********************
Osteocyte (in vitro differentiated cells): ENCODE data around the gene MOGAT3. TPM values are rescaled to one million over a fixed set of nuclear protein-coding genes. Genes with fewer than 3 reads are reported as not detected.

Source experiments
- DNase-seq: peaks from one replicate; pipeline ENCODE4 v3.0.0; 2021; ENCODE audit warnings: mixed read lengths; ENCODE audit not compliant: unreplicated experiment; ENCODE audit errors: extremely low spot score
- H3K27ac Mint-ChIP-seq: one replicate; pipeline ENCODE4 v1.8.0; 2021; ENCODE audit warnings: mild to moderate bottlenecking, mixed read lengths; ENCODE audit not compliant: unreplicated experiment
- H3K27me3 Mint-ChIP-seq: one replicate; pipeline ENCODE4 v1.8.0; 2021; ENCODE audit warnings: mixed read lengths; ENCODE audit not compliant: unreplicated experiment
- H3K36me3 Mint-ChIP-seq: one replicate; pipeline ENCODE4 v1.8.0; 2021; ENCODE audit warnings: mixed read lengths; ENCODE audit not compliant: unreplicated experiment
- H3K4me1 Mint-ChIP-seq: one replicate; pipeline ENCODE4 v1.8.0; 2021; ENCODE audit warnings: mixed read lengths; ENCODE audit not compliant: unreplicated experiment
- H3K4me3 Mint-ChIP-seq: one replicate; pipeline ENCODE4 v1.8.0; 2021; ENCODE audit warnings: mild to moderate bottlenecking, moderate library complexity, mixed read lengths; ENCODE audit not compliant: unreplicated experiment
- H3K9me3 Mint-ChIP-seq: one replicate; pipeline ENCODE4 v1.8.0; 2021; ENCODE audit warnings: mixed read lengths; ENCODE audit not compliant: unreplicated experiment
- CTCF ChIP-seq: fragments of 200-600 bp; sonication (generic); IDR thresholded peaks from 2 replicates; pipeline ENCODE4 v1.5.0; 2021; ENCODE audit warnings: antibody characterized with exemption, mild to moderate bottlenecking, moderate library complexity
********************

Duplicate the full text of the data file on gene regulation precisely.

Osteocyte (in vitro differentiated cells): ENCODE data around the gene MOGAT3. TPM values are rescaled to one million over a fixed set of nuclear protein-coding genes. Genes with fewer than 3 reads are reported as not detected.

Source experiments
- DNase-seq: peaks from one replicate; pipeline ENCODE4 v3.0.0; 2021; ENCODE audit warnings: mixed read lengths; ENCODE audit not compliant: unreplicated experiment; ENCODE audit errors: extremely low spot score
- H3K27ac Mint-ChIP-seq: one replicate; pipeline ENCODE4 v1.8.0; 2021; ENCODE audit warnings: mild to moderate bottlenecking, mixed read lengths; ENCODE audit not compliant: unreplicated experiment
- H3K27me3 Mint-ChIP-seq: one replicate; pipeline ENCODE4 v1.8.0; 2021; ENCODE audit warnings: mixed read lengths; ENCODE audit not compliant: unreplicated experiment
- H3K36me3 Mint-ChIP-seq: one replicate; pipeline ENCODE4 v1.8.0; 2021; ENCODE audit warnings: mixed read lengths; ENCODE audit not compliant: unreplicated experiment
- H3K4me1 Mint-ChIP-seq: one replicate; pipeline ENCODE4 v1.8.0; 2021; ENCODE audit warnings: mixed read lengths; ENCODE audit not compliant: unreplicated experiment
- H3K4me3 Mint-ChIP-seq: one replicate; pipeline ENCODE4 v1.8.0; 2021; ENCODE audit warnings: mild to moderate bottlenecking, moderate library complexity, mixed read lengths; ENCODE audit not compliant: unreplicated experiment
- H3K9me3 Mint-ChIP-seq: one replicate; pipeline ENCODE4 v1.8.0; 2021; ENCODE audit warnings: mixed read lengths; ENCODE audit not compliant: unreplicated experiment
- CTCF ChIP-seq: fragments of 200-600 bp; sonication (generic); IDR thresholded peaks from 2 replicates; pipeline ENCODE4 v1.5.0; 2021; ENCODE audit warnings: antibody characterized with exemption, mild to moderate bottlenecking, moderate library complexity